) Corp. struggle through years of lackluster results, Wall Street hailed C. Steven McMillan when he landed the CEO job in July, 2000. The company veteran promised to reshape the $18 billion hodgepodge -- spanning its namesake baked goods, Jimmy Dean sausages, Hanes underwear, and the Wonderbra -- into a focused business that would start growing again in three years.
Well, McMillan's deadline is almost up, and guess what? He doesn't appear to be much closer to redefining the Chicago-based conglomerate. In attempting to rationalize Sara Lee's three major product groups of food (52% of sales), apparel (37%), and household goods (11%), he sold noncore assets such as luxury leather-goods maker Coach (COH
) Inc. but spent big to add food operations such as breadmaker Earthgrains Co., driving up debt and giving McMillan a bunch of new brands to manage. Aggressive cost-cutting helped pump up profits in fiscal 2001. But since then, earnings have retreated -- from $2.3 billion in '01 to $1 billion in the 12 months ended last June -- while revenues remain flat. In the quarter ended Mar. 29, Sara Lee's sales adjusted for currency gains fell 2%. Profits rose 4.7%, to $269 million.
More recently, Sara Lee has found itself on the edges of an accounting scandal involving rebate payments to grocers. Federal investigators are looking into such payments at Dutch grocer Royal Ahold (AHO
) U.S. Foodservice (AHO
) Div. There is no evidence so far that Sara Lee made any improper payments. McMillan says three of his salespeople on their own gave inflated rebate figures to U.S. Foodservice's executives and its auditor, Deloitte & Touche. Sara Lee says the Securities & Exchange Commission has contacted it only to check on the accuracy of U.S. Foodservice's numbers. McMillan insists Sara Lee's bookkeeping reflected the deals accurately: "We've gotten ourselves totally comfortable with how we handle these rebates." Questions are one reason the stock is off 24% this year, to $17.62.
McMillan's plan: Take six months to decide which businesses are worth hanging on to, squeezing more out of the strong brands and cutting costs. "We need to go back and prioritize even more aggressively where we are going to spend our money," he told shareholders on Apr. 24. But some investors wonder if McMillan should get more time. "The board needs to ask if the company is in the right businesses, or even whether this is the right management to pull it through," says Kevin R. McCloskey, portfolio manager at Federated Investors Inc., who recently sold a third of his 3 million Sara Lee shares.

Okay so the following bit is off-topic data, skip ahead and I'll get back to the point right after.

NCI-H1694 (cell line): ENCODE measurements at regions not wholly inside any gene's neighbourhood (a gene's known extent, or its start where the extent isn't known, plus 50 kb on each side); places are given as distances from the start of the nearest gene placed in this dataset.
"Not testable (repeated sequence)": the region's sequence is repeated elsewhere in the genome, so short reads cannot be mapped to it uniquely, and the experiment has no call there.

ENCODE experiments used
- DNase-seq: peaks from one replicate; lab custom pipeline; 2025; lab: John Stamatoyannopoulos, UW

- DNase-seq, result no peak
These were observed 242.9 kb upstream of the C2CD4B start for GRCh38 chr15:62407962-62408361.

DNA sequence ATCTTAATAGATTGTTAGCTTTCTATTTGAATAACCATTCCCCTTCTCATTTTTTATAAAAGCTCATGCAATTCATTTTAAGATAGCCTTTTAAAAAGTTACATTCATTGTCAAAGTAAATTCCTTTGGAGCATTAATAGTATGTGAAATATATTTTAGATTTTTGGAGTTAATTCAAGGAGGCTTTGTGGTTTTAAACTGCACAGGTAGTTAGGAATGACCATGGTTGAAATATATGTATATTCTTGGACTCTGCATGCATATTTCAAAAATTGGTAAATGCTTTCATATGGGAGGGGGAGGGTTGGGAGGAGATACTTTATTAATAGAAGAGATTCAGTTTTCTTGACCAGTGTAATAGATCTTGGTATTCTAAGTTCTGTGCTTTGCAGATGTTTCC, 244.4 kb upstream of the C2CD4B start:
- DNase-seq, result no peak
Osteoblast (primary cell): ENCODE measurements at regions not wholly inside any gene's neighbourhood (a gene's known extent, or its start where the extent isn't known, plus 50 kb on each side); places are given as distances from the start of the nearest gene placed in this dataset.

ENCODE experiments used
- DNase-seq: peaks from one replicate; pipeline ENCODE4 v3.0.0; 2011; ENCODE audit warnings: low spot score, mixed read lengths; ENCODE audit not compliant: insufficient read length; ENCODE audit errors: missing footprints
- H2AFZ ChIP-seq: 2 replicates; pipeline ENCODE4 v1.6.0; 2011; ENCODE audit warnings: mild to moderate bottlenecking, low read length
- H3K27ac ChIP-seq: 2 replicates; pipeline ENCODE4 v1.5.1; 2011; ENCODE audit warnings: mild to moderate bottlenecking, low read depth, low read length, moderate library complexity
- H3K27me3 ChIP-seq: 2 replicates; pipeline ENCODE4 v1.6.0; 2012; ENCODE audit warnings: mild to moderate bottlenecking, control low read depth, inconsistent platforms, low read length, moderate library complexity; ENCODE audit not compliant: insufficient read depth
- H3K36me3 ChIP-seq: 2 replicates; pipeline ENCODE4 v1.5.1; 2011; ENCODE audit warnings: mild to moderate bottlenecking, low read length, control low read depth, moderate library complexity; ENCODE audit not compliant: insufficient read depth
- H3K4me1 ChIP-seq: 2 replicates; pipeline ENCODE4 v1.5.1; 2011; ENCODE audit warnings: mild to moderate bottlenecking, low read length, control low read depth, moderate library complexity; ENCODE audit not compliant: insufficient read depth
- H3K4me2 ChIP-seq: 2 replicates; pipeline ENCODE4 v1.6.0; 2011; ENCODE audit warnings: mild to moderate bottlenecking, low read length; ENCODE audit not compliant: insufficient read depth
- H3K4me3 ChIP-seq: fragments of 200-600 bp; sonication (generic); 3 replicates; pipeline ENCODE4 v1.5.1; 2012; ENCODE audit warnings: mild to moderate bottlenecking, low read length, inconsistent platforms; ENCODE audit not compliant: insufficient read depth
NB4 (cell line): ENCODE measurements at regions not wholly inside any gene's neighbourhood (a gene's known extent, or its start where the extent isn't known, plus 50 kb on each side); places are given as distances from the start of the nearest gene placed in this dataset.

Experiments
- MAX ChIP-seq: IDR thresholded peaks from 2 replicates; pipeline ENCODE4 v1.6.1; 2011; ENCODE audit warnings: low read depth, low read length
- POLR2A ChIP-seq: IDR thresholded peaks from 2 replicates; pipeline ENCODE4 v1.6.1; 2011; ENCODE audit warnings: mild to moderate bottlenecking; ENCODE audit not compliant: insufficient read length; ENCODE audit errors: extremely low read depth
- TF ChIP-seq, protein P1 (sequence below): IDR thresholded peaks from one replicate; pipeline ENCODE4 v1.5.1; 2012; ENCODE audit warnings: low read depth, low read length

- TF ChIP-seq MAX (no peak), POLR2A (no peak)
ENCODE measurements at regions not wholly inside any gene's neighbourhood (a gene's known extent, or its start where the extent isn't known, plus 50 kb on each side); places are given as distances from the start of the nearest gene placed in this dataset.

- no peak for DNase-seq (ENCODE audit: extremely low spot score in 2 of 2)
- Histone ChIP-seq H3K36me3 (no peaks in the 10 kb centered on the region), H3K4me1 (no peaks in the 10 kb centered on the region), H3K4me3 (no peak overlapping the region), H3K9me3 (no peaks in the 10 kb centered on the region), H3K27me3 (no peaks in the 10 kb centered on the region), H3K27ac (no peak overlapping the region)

The sheer size of Sara Lee's portfolio, with 200 brands, creates a daunting management challenge. "What is frustrating is that Sara Lee, unlike a Procter & Gamble (PG
), hasn't quite figured out how to focus on key brands and drive growth," says Robert G. Millen, co-portfolio manager at Jensen Investment Management Inc. in Portland, Ore. That puts it in a tough spot with big grocery chains. "Wal-Mart stocks at best the two top brands, and if Sara Lee's isn't one of those, it's out," says Burt Flickinger III, managing partner at consultant Strategic Resource Group.
Investors applaud McMillan's cost-cutting -- he will save $100 million this fiscal year, in part by closing five bakeries. And he got full value for the units he unloaded. Coach was spun off in 2000 through a stock offering that raised $967 million. PYA/Monarch (AHO
) Inc., a food-service business, was sold the same year to Ahold for $1.6 billion.
But half of Sara Lee's remaining businesses are still underperforming, admits McMillan, and they stay only because of their cash flow. L'eggs pantyhose has seen years of double-digit volume declines. Chock full o' Nuts coffee has fallen victim to onslaughts from the likes of P&G's Folgers. Meanwhile, investors are still looking for a payoff from the 2001 acquisition of Earthgrains, the No. 2 U.S. baker. That deal boosted Sara Lee's debt by almost $2 billion, to $5 billion. Its $2.8 billion price tag now seems outrageous -- industry leader Interstate Bakeries (IBC
) Corp. has $1 billion more in sales and a market value of $450 million.
McMillan blames much of Sara Lee's performance on the weak economy. But the company also hasn't been as successful as its rivals in creating blockbuster new products. Kraft expanded its Lunchables line of boxed meals into a $1 billion franchise. Sara Lee's Jimmy Dean frozen croissants are selling well but still aren't a national brand. Sara Lee breads, introduced in October, are expected to rack up sales of $100 million this fiscal year -- $70 million more than expected but hardly enough to spark a turnaround.
The best way to unlock value may be to dismantle Sara Lee, creating three separate companies. That would be a massive undertaking, admits analyst Romitha Mally of Goldman, Sachs & Co., but she thinks it would give management a clearer picture of what works. Counters McMillan: "It's not like I haven't considered a breakup analysis of Sara Lee." But among other things, such a move could cost Sara Lee its low 18% tax rate, based on apparel operations in places like South America.
So McMillan will get on with the job of sorting the wheat from the chaff. But to shareholders, it's getting to be a tired refrain. And after years of poor returns, they're ready for McMillan -- or somebody else -- to sing a different tune. By Pallavi Gogoi in Chicago